It was a dark and kinda stormy night. I was up late and in the shower conditioning my hair, desperately trying to convince myself that Anthony Perkins wasn’t going to show up and go all Psycho on me. Sure, he hasn’t killed me in all the other thousands of showers I’ve taken over the course of my life … but being the obsessive person I am, I couldn’t get it out of my mind. With one eye open on lookout, bravely battling the suds streaming down into my eyes, I ran my fingers quickly through my hair to rinse out all the product, soon to go jump into bed where Anthony couldn’t get me (everyone knows your comforter protects you against all bed monsters. Especially Anthony Perkins.)
But as my fingers reached the tips my hair, I could feel what felt like half my hair going out with my hands. More puzzled than concerned, my first reaction was, “Oh – I wore a wig into the shower.” … That in itself says a lot about me right there. But once I realized that I was, in fact, pulling out about 1/10 of my hair without even trying, I panicked.
It gets worse. I look down at my feet, and the tub has long clogged up from all the hair I’ve shed in just this shower (I clean my hair out after every use, so it was definitely all from this one time), leaving me waddling in a pool of lukewarm, murky, hairy water. Coupled with my pink body wash that had colored the water, I felt like I was standing in Chewbacca’s murder scene. How’s that for a nice mental image? Trust me, it’s not as bad as lifting your foot out of the water to see something that resembles Bilbo Baggins’ feet.
I tell you this not to gross you out or to question my hygienic habits, but to talk to you about your Plan B. No, not the “I’ve just made a huge mistake” morning after pill … YOUR Plan B. Your life plan for when it doesn’t go according to plan. Your flexibility to roll with the punches when you don’t get into that program you’re perfect for, or have to quit hanging around people who are bad for you, or – God Forbid – you somehow murder the beloved Wookie in the galaxy and now the entire Rebel Alliance is after your hide. (If this is the case, I wish I could help, but you’re pretty much on your own on this one. Might I suggest flying to Dagobah for Jedi training to at least prolong your ultimate demise?).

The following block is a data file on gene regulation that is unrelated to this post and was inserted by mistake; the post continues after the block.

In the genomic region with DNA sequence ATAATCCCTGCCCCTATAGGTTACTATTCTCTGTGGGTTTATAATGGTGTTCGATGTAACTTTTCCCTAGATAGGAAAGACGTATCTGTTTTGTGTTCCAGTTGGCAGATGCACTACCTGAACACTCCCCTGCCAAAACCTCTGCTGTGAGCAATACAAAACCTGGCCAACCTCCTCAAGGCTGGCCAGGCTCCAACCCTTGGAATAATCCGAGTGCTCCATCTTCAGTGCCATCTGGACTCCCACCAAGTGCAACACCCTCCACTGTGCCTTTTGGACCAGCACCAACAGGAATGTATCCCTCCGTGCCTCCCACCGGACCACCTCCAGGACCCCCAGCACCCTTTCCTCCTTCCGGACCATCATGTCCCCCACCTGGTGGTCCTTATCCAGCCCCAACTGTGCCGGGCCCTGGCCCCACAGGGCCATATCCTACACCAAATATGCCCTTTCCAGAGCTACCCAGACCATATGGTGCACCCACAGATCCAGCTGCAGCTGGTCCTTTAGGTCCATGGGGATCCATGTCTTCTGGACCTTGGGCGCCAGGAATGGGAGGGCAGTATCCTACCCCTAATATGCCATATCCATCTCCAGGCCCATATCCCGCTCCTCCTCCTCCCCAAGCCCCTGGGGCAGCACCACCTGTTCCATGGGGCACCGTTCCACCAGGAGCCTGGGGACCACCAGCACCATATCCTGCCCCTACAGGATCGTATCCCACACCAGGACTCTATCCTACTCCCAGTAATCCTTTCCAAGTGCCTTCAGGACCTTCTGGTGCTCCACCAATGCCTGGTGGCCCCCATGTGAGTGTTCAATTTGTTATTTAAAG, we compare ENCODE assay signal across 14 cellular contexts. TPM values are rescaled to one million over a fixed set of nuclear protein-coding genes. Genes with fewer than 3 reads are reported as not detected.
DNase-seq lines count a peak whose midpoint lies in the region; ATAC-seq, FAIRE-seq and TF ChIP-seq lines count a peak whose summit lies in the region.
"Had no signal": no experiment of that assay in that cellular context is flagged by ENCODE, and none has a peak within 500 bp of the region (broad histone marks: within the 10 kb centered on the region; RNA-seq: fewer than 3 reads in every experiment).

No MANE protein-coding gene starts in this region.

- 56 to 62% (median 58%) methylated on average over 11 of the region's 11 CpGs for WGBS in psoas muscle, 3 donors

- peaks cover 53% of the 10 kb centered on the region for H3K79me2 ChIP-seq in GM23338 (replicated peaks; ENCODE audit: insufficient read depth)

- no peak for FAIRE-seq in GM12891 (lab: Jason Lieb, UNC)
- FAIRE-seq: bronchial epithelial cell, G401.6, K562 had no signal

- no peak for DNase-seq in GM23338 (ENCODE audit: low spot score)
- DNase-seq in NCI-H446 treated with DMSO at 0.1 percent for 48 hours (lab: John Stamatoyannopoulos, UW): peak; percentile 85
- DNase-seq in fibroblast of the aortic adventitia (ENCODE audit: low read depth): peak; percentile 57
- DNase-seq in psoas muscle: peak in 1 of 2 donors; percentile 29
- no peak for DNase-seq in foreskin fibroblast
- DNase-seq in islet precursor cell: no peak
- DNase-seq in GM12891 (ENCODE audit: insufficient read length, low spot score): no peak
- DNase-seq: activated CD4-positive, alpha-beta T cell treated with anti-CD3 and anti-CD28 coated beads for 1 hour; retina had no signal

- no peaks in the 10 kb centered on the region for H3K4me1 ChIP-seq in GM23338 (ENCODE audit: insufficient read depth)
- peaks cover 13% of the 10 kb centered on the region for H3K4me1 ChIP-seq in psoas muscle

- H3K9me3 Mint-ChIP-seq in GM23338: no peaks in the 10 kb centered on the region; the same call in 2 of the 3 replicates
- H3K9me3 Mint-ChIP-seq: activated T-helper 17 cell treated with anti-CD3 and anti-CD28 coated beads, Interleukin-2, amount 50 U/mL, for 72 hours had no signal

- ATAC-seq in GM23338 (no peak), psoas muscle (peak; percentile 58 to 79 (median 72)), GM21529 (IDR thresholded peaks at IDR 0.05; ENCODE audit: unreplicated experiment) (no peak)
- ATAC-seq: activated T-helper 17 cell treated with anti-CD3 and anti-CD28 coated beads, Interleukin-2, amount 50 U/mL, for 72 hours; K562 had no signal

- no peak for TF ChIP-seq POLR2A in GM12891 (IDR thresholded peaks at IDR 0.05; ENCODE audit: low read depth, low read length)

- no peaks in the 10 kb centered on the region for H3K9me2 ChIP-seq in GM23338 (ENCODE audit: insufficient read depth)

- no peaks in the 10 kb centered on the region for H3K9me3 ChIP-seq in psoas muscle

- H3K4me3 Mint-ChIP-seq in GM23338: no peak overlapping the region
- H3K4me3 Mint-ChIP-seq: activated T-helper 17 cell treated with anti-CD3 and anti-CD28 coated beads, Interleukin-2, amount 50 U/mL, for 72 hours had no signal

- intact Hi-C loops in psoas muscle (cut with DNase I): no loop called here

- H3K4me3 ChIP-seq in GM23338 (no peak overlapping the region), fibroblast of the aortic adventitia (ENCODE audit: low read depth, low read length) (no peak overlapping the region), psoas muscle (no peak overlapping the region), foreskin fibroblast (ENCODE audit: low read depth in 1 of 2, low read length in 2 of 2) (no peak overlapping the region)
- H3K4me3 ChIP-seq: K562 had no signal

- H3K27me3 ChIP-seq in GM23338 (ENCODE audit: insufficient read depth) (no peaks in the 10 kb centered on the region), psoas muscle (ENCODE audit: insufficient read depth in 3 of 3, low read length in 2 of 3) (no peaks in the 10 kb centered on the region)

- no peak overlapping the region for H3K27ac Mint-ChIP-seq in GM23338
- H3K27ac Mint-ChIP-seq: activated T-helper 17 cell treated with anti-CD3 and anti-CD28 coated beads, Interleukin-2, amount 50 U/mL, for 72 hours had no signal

Everyone (yes, even Luke Skywalker) will have to resort to Plan B several times in life, much less Plans C-Z. Being able to think on the spot while being able to let things go is the name of the game. It’s a really rough game sometimes too.
I’ll be the first to admit that I am terrible at change. When my family went on a road trip to Canada, a very young me was so adamantly upset at all the pit stops and historical sites and who knows what we kept stopping to see off-book that I finally yelled out, “NO MORE ADDING THINGS!!”. (It has been my mantra ever since. Okay, maybe not, but it probably should be.) To this day, I struggle heavily with last-minute or sporadic scheduling, and iCal is basically my BFF<3. But, I am in therapy – I am improving – and I am laying down my pride every day so I can try to accept that I am not in control 24/7. I can’t be. I seriously, physically cannot be in control all the time. So why does my personality so deeply crave that sometimes?